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Hedges and Raised Beds

gilmarro says:

Hi everyone. I'm a total novice and was hoping that some of you more experienced gardeners could help me out.

We recently had a new neighbour move in who has turned out to be quite a nasty piece of work. They have thankfully put up a 6ft fence between us but it's only a single row with gaps rather than the double staggered type and this means that it's not as safe or as private as I'd like. Since moving in three months ago they have been charged with threatening behaviour towards us and with allowing their dogs to almost tear apart our other neighbours dog. We have a toddler and haven't been using our back garden at all because of this as we don't feel that she's safe.

What I'd like to do is, rather than put up yet another whopping great fence, plant something that looks more natural and not so harsh.

I'd firstly like to plant in raised beds to give us some sort or immediate barrier along the bottom of the fence line and also giving a bit of distance and security between our little one and the dogs. This will also allow me to get a bit of a head start with the height of the hedging. 

I completely understand that this isn't going to be an immediate fix and that any hedging will take a few years to cultivate and 'bush out' enough to create a reasonable screen and that's ok although I would quite like something reasonably quick growing.

So, what would be the best kind of hedging to use? I've looked at good old leylandii and think there's just too many potential problems. Yew looked appealing until I remembered about the berries. So it has to be quite quick growing, evergreen create a thick(ish) screen and be child and pet friendly.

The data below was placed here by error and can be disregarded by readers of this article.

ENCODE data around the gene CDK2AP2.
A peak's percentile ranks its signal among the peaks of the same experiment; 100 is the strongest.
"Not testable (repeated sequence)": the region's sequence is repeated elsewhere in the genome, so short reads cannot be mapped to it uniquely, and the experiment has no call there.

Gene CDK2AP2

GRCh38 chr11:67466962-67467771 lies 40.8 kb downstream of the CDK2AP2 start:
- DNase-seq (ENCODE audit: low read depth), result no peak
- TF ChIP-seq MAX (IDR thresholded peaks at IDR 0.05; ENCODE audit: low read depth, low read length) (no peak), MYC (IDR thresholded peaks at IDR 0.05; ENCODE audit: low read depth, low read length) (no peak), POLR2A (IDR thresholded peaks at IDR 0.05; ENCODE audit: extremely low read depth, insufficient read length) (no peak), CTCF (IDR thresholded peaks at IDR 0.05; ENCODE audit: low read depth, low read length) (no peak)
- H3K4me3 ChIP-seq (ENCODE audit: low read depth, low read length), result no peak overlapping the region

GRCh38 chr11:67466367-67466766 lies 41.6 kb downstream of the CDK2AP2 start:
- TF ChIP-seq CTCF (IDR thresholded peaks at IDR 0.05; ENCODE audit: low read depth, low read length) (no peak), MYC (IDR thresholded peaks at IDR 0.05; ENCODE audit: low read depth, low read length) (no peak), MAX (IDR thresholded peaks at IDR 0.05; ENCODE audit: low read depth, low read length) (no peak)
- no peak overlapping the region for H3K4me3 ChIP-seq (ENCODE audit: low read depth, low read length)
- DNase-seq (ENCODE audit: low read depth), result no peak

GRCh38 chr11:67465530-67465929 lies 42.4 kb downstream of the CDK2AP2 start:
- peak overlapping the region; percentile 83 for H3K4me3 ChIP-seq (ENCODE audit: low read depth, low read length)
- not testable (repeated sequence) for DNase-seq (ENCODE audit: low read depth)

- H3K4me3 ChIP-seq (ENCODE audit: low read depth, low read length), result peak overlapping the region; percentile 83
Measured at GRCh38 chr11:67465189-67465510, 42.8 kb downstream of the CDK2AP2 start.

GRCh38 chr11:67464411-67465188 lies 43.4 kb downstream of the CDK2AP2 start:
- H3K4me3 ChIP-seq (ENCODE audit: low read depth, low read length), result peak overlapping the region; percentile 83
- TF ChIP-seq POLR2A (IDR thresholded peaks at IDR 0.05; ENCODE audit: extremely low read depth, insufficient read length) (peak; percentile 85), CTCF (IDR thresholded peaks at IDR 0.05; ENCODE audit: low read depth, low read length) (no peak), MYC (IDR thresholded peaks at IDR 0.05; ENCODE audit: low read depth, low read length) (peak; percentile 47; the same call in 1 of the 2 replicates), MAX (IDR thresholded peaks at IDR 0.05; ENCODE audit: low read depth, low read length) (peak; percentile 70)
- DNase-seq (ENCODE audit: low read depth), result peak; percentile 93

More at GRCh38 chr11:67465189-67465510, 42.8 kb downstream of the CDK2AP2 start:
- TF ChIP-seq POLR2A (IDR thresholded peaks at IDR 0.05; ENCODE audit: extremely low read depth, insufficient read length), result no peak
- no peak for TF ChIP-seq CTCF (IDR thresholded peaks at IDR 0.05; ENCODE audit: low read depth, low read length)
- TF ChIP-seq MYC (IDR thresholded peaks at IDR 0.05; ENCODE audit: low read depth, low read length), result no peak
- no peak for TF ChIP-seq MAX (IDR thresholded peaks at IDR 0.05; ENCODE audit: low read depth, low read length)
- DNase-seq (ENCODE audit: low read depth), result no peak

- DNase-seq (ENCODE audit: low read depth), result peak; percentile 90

Thank you for sticking with my ramble, and for any advice.

Sorry, I should also have asked - depending on the recommended hedging plant - what the ideal size of the raised beds should be.

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  • ObelixxObelixx Vendée, Western FrancePosts: 28,030

    I wouldn't bother with raised beds - lots of work and investment and future maintenance.  It may be easier and more effective to string a decent wire mesh fence just inside your boundary and then plant borders or shrubs in front of that or train climbers such as roses or clematis or honeysuckle to soften it.

    If you really do want a hedge, I would plant directly in the soil.  The best time to do this is the autumn when you can get cheap, single stem whips in bundles.   This will give you plenty of time to dig a trench and improve the soil with well rotted manure or cheap potting compost if you have no garden compost.

    Evergreen plants will grow more slowly then deciduous but you should have a look at pyracantha which will have spring blossoms and autumn fruits and is very good for wildlife.   It also has thorns so will deter intrusions from the nasty neighbours.   If you keep it trimmed on the sides, it will thicken up nicely from the base.   Trim the top shoots back when about 12"/30cms below desired eventual height and the top will thicken up too.

    Deciduous hedges grow much faster.  Hawthorn will do 6'/180cms in one season.  Keep it trimmed top and sides and it will thicken up and be a perfect haven for wildlife.   The thorns will deter intruders.   Copper beech is another alternative.  It keeps its old leaves through winter and they drop off in spring when the new growth starts so sort of evergreen and no thorns.

    Hedges need regular trimming to keep neat but you need to wait till August when birds have finished raising their broods. If you intend to plant in front of it, make a path of slabs or chipped bark so you can access the hedge without damaging your plants.  

    Don't worry about thorns and your toddler.  Explain what they are and teach her to play safe.  It worked with our daughter, now 21 and a survivor of hawthorn, holly and pyracantha hedges plus all sorts of plants in the garden.

    "We don't stop playing because we grow old; we grow old because we stop playing." - George Bernard Shaw
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